NCDs are inextricably linked to poverty with the poorest disproportionately affected by NCDs throughout their life course. Hunger, exposure to toxic environments, infectious disease hazards and lack of access to health care compound this risk. Across the poorest billion more deaths under 40 years of age are a consequence of NCDs compared with HIV, TB and maternal deaths combined. The vast majority of those living with or at risk of NCDs are undiagnosed or unaware of their risk and are often diagnosed at a late stage of the disease making management more complex.

Lack of access to diagnostics and long-term supply of medications, including blood pressure monitors and glucose strips is a barrier to management. Out of pocket (OOP) payments are common, limiting access of the poorest to access care [17]. Lack of training and poor patient data collection and follow up have challenged scale up of PEN and PEN-Plus in Zambia [18]. Human resources for health are sparce, requiring task shifting and cross specialism[19].

The NCD Health Programme in Zambia proposes funding the set-up of two additional PEN-Plus training centres and supporting an increase in NCD capacity at the MoH. At present the Centre for Infection Disease Research in Zambia (CIDRZ) are working with the MoH to set-up two training centres, one in Lusaka and one in the rural outskirts of the city. This would be in addition to that activity. As of 2024, the MoH is also currently drafting a National Operational Plan for PEN-Plus in Zambia to further detail ambitions of PEN-Plus scale up in the country.

The activities involved in setting up the training centres are subject to scoping by the successful grant holder. Hospitals differ in the levels of service delivery, training and overall systems in place. Based on these contexts, we expect a range of approaches for different components of the implementation. However, there are several resources to guide the addition of 2 PEN-Plus training centres in Zambia:

1. the forthcoming National Operational Plan led by the MoH that details the PEN-Plus interventions, training content, indicators, and scale up plans;

2. the successes and experience from the existing initial 2 PEN-Plus sites supported by CIDRZ;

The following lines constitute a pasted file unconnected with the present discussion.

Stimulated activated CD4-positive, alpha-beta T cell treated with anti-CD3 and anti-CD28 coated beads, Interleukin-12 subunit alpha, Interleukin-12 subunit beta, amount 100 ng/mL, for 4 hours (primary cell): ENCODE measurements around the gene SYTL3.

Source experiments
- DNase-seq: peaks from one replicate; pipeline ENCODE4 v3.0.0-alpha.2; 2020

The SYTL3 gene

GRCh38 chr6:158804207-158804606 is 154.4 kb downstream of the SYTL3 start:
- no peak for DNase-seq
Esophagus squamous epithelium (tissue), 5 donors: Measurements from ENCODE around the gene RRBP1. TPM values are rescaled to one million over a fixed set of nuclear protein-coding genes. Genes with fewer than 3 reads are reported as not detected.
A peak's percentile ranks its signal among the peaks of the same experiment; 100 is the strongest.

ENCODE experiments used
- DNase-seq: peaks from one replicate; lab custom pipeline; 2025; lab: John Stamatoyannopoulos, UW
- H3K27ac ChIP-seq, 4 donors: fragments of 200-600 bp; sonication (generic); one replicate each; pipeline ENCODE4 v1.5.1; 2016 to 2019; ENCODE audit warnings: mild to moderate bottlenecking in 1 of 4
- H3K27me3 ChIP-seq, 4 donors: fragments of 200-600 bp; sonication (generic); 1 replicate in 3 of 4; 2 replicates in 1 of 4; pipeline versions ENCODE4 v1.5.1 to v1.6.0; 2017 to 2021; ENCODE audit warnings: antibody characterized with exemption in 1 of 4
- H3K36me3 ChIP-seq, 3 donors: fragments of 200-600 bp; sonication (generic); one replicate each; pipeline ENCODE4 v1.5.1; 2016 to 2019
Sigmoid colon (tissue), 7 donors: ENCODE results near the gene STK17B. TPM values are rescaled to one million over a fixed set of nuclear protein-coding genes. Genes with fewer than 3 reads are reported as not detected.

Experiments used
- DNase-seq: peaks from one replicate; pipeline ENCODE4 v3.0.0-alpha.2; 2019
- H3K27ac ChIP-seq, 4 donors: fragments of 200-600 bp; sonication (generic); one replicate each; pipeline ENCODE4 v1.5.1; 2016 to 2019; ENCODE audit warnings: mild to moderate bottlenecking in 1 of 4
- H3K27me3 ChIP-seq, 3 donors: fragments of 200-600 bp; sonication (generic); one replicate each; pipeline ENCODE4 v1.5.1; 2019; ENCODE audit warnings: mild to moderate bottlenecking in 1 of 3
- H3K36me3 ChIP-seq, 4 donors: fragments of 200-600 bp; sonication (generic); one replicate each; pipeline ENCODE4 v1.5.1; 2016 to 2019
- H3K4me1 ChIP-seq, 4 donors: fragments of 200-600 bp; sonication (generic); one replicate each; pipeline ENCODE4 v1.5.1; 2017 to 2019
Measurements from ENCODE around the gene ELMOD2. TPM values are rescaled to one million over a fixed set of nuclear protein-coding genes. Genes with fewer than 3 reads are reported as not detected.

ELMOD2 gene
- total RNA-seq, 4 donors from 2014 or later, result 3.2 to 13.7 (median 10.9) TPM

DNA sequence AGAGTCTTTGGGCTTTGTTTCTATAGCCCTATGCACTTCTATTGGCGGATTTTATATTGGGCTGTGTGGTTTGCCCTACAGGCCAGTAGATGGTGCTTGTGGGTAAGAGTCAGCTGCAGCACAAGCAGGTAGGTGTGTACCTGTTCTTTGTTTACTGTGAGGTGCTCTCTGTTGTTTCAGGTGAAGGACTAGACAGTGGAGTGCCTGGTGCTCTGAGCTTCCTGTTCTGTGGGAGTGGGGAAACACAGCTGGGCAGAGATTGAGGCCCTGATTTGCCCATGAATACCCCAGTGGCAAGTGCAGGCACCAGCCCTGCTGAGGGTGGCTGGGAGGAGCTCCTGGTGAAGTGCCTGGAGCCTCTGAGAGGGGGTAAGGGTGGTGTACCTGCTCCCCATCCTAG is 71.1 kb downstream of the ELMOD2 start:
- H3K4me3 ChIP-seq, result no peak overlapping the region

3. the network of countries in the AFRO region, totaling 11 countries, also working on PEN-Plus. Much of that experience is summarized in the PEN-Plus Programmatic Standards and Resource Library available from the NCDI Poverty Network. It is not expected that this will involve a significant investment in infrastructure or capital equipment.

Two additional training centres would allow a substantial scale up in the number of HCWs trained in delivering PEN-Plus, thus improving access for the poorest to services. It would accelerate ambitions in terms of dissemination of capacities to rural and harder to reach areas. In addition, support for a secondment to the Zambian MoH NCD department would build capacity of the MoH to prioritise NCD care and PEN-Plus, helping to accelerate progress as per the Zambian National Health Strategic Plan 2017 [20].

Alignment with SG strategic commitments and ID principles

The proposed grant of up to £275,000 per annum for up to 3 years subject to review from the SG and Government of Zambia and the annual enactment of the Budget (Scotland) Bill for each of those financial years and will support:

  • our ongoing commitment to SG’s Vision (2016 Strategy) for its international development investment, that “through embedding the UN Global Goals, Scotland will contribute to sustainable development and the fight against poverty, injustice and inequality internationally”;
  • our commitment to equality in our ID Principles, that “We recognise the enduring and intersectional inequalities that exist and we ensure reducing inequalities is central to how we work. We oppose racism in all its forms and aspire to be anti-racist in our work.”;
  • our commitment to inclusion and diversity in our ID Principles, that “We question whose expertise we value, who we listen to and who holds the levers of power. We support new and innovative ways to break down barriers, to harness a diverse range of new voices and new ideas to drive change”;
  • our overarching commitment to equalising power in our programme through alignment with our ID Principles, to equalise power with the Global South, by ensuring that the programme design included participants from the Global South.